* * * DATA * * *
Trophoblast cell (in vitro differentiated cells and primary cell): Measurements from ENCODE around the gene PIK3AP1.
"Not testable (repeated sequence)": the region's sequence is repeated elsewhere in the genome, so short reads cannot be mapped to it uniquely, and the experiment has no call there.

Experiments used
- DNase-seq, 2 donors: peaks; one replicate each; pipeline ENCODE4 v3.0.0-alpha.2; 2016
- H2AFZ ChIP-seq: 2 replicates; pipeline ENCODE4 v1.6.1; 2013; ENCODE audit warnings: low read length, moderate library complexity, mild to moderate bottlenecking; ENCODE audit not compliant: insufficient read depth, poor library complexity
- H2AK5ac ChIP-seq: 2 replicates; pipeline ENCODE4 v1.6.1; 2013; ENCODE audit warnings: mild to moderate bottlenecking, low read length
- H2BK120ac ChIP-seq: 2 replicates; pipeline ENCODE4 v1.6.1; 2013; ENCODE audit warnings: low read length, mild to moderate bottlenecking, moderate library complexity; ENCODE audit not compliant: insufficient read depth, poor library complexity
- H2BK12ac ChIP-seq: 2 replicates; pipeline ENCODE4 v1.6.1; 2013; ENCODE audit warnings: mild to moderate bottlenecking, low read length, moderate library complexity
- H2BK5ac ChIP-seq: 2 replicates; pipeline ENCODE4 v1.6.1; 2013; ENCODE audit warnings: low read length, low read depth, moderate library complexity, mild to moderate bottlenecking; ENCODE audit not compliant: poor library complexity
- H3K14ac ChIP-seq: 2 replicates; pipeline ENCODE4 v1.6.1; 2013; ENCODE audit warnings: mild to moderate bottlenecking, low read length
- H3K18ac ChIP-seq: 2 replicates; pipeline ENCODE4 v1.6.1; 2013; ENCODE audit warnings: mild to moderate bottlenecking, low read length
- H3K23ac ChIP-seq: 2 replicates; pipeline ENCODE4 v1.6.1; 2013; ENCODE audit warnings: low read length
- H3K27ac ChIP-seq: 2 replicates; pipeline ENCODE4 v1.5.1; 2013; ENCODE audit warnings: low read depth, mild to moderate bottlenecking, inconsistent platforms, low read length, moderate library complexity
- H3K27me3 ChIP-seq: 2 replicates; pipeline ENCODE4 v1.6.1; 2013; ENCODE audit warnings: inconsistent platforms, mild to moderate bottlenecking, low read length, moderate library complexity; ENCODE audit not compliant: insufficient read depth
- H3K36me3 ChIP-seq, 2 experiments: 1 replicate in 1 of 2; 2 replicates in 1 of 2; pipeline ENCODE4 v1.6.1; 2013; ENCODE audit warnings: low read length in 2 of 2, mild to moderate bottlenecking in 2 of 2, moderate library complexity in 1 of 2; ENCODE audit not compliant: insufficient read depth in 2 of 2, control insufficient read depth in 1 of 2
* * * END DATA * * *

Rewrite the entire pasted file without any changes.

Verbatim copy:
Trophoblast cell (in vitro differentiated cells and primary cell): Measurements from ENCODE around the gene PIK3AP1.
"Not testable (repeated sequence)": the region's sequence is repeated elsewhere in the genome, so short reads cannot be mapped to it uniquely, and the experiment has no call there.

Experiments used
- DNase-seq, 2 donors: peaks; one replicate each; pipeline ENCODE4 v3.0.0-alpha.2; 2016
- H2AFZ ChIP-seq: 2 replicates; pipeline ENCODE4 v1.6.1; 2013; ENCODE audit warnings: low read length, moderate library complexity, mild to moderate bottlenecking; ENCODE audit not compliant: insufficient read depth, poor library complexity
- H2AK5ac ChIP-seq: 2 replicates; pipeline ENCODE4 v1.6.1; 2013; ENCODE audit warnings: mild to moderate bottlenecking, low read length
- H2BK120ac ChIP-seq: 2 replicates; pipeline ENCODE4 v1.6.1; 2013; ENCODE audit warnings: low read length, mild to moderate bottlenecking, moderate library complexity; ENCODE audit not compliant: insufficient read depth, poor library complexity
- H2BK12ac ChIP-seq: 2 replicates; pipeline ENCODE4 v1.6.1; 2013; ENCODE audit warnings: mild to moderate bottlenecking, low read length, moderate library complexity
- H2BK5ac ChIP-seq: 2 replicates; pipeline ENCODE4 v1.6.1; 2013; ENCODE audit warnings: low read length, low read depth, moderate library complexity, mild to moderate bottlenecking; ENCODE audit not compliant: poor library complexity
- H3K14ac ChIP-seq: 2 replicates; pipeline ENCODE4 v1.6.1; 2013; ENCODE audit warnings: mild to moderate bottlenecking, low read length
- H3K18ac ChIP-seq: 2 replicates; pipeline ENCODE4 v1.6.1; 2013; ENCODE audit warnings: mild to moderate bottlenecking, low read length
- H3K23ac ChIP-seq: 2 replicates; pipeline ENCODE4 v1.6.1; 2013; ENCODE audit warnings: low read length
- H3K27ac ChIP-seq: 2 replicates; pipeline ENCODE4 v1.5.1; 2013; ENCODE audit warnings: low read depth, mild to moderate bottlenecking, inconsistent platforms, low read length, moderate library complexity
- H3K27me3 ChIP-seq: 2 replicates; pipeline ENCODE4 v1.6.1; 2013; ENCODE audit warnings: inconsistent platforms, mild to moderate bottlenecking, low read length, moderate library complexity; ENCODE audit not compliant: insufficient read depth
- H3K36me3 ChIP-seq, 2 experiments: 1 replicate in 1 of 2; 2 replicates in 1 of 2; pipeline ENCODE4 v1.6.1; 2013; ENCODE audit warnings: low read length in 2 of 2, mild to moderate bottlenecking in 2 of 2, moderate library complexity in 1 of 2; ENCODE audit not compliant: insufficient read depth in 2 of 2, control insufficient read depth in 1 of 2